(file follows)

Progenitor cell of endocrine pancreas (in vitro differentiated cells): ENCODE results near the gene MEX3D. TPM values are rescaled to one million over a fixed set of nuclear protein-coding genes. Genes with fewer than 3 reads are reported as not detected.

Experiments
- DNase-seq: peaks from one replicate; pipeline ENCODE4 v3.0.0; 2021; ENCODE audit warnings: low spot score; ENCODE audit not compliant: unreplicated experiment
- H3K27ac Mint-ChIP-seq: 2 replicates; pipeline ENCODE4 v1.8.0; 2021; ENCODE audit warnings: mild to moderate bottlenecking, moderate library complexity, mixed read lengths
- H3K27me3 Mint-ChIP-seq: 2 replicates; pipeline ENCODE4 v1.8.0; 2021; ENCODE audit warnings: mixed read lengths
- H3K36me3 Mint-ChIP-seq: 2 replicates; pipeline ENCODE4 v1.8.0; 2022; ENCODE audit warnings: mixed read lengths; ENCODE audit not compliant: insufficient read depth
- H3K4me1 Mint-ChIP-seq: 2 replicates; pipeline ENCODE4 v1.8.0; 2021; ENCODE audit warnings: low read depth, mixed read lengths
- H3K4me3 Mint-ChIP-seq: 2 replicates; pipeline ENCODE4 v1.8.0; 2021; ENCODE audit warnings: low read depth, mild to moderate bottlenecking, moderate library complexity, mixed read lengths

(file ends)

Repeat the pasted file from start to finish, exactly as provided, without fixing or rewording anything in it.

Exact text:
Progenitor cell of endocrine pancreas (in vitro differentiated cells): ENCODE results near the gene MEX3D. TPM values are rescaled to one million over a fixed set of nuclear protein-coding genes. Genes with fewer than 3 reads are reported as not detected.

Experiments
- DNase-seq: peaks from one replicate; pipeline ENCODE4 v3.0.0; 2021; ENCODE audit warnings: low spot score; ENCODE audit not compliant: unreplicated experiment
- H3K27ac Mint-ChIP-seq: 2 replicates; pipeline ENCODE4 v1.8.0; 2021; ENCODE audit warnings: mild to moderate bottlenecking, moderate library complexity, mixed read lengths
- H3K27me3 Mint-ChIP-seq: 2 replicates; pipeline ENCODE4 v1.8.0; 2021; ENCODE audit warnings: mixed read lengths
- H3K36me3 Mint-ChIP-seq: 2 replicates; pipeline ENCODE4 v1.8.0; 2022; ENCODE audit warnings: mixed read lengths; ENCODE audit not compliant: insufficient read depth
- H3K4me1 Mint-ChIP-seq: 2 replicates; pipeline ENCODE4 v1.8.0; 2021; ENCODE audit warnings: low read depth, mixed read lengths
- H3K4me3 Mint-ChIP-seq: 2 replicates; pipeline ENCODE4 v1.8.0; 2021; ENCODE audit warnings: low read depth, mild to moderate bottlenecking, moderate library complexity, mixed read lengths